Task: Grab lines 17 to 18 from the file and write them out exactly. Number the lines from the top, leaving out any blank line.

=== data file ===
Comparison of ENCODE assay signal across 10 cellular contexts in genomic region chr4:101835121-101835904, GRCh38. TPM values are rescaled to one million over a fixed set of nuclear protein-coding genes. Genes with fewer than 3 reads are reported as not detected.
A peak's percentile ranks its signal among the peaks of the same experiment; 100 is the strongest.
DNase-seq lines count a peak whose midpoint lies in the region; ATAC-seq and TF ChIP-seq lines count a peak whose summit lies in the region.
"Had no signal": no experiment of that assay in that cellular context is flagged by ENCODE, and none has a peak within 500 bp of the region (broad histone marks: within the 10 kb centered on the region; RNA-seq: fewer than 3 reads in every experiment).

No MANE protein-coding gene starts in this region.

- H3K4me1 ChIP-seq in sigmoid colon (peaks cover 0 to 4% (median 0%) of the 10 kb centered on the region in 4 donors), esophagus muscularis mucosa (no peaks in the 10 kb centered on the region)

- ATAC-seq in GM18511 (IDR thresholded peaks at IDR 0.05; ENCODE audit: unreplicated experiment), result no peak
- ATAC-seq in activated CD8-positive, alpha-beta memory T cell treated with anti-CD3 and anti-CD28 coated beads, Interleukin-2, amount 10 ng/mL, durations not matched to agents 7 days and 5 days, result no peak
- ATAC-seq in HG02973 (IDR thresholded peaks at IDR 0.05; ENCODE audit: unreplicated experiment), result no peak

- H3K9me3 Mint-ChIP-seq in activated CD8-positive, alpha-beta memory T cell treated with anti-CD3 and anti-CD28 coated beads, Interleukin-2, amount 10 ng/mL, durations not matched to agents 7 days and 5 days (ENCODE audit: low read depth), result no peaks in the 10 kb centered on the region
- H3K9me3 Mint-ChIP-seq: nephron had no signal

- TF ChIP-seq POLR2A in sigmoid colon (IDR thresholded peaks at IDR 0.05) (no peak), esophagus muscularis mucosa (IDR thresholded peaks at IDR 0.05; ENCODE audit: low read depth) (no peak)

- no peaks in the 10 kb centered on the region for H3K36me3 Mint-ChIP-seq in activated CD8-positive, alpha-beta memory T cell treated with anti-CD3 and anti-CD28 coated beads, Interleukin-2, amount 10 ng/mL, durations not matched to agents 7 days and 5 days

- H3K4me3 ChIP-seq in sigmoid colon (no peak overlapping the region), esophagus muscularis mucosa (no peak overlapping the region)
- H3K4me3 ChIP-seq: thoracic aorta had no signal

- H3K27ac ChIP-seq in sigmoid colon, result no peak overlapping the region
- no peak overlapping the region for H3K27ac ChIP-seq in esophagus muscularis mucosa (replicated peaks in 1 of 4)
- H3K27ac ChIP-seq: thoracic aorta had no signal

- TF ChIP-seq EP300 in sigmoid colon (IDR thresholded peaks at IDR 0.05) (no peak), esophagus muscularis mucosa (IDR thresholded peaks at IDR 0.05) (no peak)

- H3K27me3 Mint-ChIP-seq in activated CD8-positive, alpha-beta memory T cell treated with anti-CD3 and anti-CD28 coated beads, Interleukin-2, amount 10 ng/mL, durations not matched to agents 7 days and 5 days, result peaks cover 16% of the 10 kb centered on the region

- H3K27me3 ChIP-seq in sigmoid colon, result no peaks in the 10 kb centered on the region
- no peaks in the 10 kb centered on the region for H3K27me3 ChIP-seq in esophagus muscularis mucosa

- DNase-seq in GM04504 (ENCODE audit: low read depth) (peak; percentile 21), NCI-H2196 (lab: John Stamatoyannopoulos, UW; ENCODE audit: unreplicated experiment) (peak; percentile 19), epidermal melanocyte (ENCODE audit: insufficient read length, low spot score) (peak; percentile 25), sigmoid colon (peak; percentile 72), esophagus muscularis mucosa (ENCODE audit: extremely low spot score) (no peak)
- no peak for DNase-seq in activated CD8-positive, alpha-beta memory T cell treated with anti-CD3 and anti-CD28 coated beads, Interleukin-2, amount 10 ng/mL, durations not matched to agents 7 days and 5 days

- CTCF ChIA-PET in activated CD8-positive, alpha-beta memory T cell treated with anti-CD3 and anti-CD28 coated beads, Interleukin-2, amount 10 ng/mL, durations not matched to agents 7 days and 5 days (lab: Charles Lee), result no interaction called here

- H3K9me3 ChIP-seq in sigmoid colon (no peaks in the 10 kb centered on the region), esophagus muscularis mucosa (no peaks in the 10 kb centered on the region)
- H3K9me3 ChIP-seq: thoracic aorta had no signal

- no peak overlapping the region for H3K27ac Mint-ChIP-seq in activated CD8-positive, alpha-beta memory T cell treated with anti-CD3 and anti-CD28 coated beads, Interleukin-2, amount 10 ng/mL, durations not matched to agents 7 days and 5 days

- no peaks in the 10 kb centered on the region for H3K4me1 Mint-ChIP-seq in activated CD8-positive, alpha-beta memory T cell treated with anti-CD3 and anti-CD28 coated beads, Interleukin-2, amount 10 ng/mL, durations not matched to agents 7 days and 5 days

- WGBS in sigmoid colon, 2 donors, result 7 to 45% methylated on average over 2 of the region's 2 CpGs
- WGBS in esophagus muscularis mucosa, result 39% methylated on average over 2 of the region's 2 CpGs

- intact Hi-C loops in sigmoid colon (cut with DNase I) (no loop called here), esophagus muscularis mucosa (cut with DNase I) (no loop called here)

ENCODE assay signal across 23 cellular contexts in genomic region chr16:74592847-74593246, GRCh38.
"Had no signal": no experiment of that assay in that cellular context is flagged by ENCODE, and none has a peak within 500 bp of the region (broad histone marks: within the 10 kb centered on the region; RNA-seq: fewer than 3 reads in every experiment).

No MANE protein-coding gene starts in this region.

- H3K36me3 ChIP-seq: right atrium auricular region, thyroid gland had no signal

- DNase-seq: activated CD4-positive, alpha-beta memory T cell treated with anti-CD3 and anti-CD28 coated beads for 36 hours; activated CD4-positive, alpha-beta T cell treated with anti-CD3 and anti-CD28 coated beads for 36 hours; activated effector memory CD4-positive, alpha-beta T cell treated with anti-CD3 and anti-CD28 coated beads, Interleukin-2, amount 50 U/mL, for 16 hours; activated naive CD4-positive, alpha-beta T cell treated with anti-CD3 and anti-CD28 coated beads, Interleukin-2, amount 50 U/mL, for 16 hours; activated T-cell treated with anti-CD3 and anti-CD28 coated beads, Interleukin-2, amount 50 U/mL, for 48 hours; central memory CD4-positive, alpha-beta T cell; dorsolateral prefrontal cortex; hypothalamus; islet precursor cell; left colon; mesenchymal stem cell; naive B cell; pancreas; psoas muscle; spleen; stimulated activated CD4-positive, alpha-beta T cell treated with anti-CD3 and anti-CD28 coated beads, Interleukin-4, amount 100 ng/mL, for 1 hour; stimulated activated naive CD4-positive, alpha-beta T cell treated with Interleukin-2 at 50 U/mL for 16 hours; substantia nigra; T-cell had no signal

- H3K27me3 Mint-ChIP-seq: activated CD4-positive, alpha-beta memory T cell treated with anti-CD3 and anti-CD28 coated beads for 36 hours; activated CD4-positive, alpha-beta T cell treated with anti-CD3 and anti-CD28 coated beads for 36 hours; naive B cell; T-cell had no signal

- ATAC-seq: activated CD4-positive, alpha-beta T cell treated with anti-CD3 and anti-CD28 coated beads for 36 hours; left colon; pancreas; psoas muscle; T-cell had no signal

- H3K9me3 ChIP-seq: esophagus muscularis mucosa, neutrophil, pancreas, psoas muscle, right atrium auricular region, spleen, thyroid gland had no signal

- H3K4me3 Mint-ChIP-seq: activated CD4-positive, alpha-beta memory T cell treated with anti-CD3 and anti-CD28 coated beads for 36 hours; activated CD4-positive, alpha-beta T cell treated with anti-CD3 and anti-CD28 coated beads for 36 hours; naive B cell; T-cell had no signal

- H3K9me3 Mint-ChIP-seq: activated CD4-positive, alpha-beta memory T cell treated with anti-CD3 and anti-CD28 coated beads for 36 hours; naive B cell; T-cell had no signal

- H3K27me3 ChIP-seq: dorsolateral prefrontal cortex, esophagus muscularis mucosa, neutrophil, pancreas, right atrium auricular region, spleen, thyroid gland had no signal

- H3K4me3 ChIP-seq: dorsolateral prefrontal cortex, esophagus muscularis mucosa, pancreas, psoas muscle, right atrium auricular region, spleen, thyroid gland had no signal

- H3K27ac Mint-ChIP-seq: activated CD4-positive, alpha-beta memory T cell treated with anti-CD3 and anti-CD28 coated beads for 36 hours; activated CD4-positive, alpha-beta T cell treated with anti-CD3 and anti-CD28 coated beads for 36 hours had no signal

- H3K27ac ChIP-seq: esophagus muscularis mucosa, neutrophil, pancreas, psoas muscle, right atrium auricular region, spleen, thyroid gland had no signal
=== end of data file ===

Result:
- no peak overlapping the region for H3K27ac ChIP-seq in esophagus muscularis mucosa (replicated peaks in 1 of 4)
- H3K27ac ChIP-seq: thoracic aorta had no signal